On this date in 1799 the Rosetta Stone was discovered by a French soldier in Napoleon’s army. The Rosetta Stone is a granodiorite stele inscribed with a decree issued at Memphis in Egypt, in 196 BCE on behalf of King Ptolemy V. The decree appears in three scripts: the upper text is Ancient Egyptian hieroglyphs, the middle portion Demotic (Egyptian) script, and the lowest is Ancient Greek. Because it presents essentially the same text in all three scripts (with some minor differences among them), it provided the key to the modern understanding of Egyptian hieroglyphs.
Although it is believed to have originally been displayed within a temple, possibly at nearby Sais, the stone was probably moved during the early Christian or medieval period and was eventually used as building material in the construction of Fort Julien near the town of Rashid (Rosetta) in the Nile Delta. It was rediscovered there in 1799 by a soldier, Pierre-François Bouchard, of the Napoleonic expedition to Egypt. As the first Ancient Egyptian bilingual text recovered in modern times, the Rosetta Stone aroused widespread public interest with its potential to decipher this previously untranslated ancient language. Lithographic copies and plaster casts began circulating among European museums and scholars. Meanwhile, British troops defeated the French in Egypt in 1801, and the original stone came into British possession under the capitulation of Alexandria. It was transported to London and has been on public display at the British Museum almost continuously since 1802. It is the most-visited object in the museum.
Study of the decree was already under way as the first full translation of the Greek text appeared in 1803. It was 20 years, however, before the transliteration of the Egyptian scripts was announced by Jean-François Champollion in Paris in 1822; it took longer still before scholars were able to read Ancient Egyptian inscriptions and literature confidently. Major advances in the decoding were recognition that the stone offered three versions of the same text (1799); that the demotic text used phonetic characters to spell foreign names (1802); that the hieroglyphic text did so as well, and had pervasive similarities to the demotic (1814); and that, in addition to being used for foreign names, phonetic characters were also used to spell native Egyptian words (1822–1824).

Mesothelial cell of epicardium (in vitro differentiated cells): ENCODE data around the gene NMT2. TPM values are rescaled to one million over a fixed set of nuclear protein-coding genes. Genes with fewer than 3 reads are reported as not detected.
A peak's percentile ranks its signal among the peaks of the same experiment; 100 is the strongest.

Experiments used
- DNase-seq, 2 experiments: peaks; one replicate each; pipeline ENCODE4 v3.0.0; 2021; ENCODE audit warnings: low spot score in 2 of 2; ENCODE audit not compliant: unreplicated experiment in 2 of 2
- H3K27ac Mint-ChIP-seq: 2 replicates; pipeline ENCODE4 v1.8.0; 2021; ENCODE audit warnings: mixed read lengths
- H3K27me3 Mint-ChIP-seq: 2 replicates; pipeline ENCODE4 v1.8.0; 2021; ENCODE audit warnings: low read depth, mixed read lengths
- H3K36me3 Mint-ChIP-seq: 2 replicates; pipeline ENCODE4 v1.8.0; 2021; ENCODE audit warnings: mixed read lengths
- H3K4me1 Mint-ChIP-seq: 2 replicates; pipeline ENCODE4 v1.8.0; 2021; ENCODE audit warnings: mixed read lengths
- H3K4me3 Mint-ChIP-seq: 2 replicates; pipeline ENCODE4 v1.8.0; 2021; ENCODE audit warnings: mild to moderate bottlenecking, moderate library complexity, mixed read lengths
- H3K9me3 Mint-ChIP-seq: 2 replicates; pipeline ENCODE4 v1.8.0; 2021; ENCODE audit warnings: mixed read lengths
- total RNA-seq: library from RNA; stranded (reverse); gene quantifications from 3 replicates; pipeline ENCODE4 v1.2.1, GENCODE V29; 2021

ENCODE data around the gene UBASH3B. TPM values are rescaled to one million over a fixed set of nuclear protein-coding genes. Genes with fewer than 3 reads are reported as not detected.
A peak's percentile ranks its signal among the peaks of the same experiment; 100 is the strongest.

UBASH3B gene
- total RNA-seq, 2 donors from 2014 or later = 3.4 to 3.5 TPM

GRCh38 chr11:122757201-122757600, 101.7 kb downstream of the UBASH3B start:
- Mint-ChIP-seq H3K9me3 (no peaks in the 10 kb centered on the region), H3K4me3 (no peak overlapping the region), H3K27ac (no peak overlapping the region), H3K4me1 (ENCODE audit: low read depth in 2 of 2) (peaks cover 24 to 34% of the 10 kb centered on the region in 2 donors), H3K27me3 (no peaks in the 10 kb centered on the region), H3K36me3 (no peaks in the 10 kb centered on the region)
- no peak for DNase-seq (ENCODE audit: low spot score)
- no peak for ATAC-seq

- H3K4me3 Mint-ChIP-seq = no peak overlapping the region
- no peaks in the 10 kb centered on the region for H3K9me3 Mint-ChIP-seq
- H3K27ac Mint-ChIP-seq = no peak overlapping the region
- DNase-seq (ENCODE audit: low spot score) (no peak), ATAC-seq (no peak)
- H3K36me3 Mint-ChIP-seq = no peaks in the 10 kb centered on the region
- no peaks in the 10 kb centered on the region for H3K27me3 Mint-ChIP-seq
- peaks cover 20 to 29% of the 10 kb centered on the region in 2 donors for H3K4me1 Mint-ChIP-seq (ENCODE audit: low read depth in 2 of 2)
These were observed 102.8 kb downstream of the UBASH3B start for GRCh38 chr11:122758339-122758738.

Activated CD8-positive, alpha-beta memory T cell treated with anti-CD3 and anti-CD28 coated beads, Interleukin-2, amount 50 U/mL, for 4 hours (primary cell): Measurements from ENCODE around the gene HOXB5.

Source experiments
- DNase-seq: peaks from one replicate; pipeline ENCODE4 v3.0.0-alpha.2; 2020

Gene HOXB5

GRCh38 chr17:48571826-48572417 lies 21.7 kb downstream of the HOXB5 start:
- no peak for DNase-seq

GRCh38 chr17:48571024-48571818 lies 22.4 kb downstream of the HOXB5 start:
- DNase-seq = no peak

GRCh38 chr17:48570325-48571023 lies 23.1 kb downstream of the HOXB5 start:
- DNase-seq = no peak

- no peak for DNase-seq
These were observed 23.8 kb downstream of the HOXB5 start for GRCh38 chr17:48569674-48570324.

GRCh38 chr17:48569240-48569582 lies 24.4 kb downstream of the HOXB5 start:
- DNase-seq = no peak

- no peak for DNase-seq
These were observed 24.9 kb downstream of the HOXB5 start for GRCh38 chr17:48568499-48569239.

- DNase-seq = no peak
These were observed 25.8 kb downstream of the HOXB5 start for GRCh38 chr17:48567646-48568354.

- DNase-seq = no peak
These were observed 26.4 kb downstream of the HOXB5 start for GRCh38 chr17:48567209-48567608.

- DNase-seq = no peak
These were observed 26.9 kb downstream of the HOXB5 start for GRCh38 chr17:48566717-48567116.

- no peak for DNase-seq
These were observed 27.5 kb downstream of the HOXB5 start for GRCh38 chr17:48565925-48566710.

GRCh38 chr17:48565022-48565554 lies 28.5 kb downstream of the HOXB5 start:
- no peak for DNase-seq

Ever since its rediscovery, the stone has been the focus of nationalist rivalries, including its transfer from French to British possession during the Napoleonic Wars, a long-running dispute over the relative value of Young and Champollion’s contributions to the decipherment, and since 2003, demands for the stone’s return to Egypt.
Two other fragmentary copies of the same decree were discovered later, and several similar Egyptian bilingual or trilingual inscriptions are now known, including two slightly earlier Ptolemaic decrees (the Decree of Canopus in 238 BCE, and the Memphis decree of Ptolemy IV, ca. 218 BCE). The Rosetta Stone is, therefore, no longer unique, but it was the essential key to modern understanding of Ancient Egyptian literature and civilization. The decree, incidentally, concerned the pharaoh’s decision not to tax the priests. He needed them on his side. Sounds quite contemporary !!
I’ve given a recipe or two for the mainstays of ancient Egyptian dishes – namely dried pulses and grains, such as fava beans, lentils, and barley. Here’s a sweet dish made with dates. They’re rather like Christmas sugar plums which I used to make every year – i.e. minced candied fruits rolled into little balls. These are made with dates.
Egyptian Date Balls
Take a cup of fresh dates and mash them with warm honey to a paste. I use a mortar and pestle. Add ½ cup of ground walnuts, 1 teaspoon of ground cinnamon, and ½ teaspoon of ground cardamom. Mic well and form into little balls. Roll in finely ground almonds.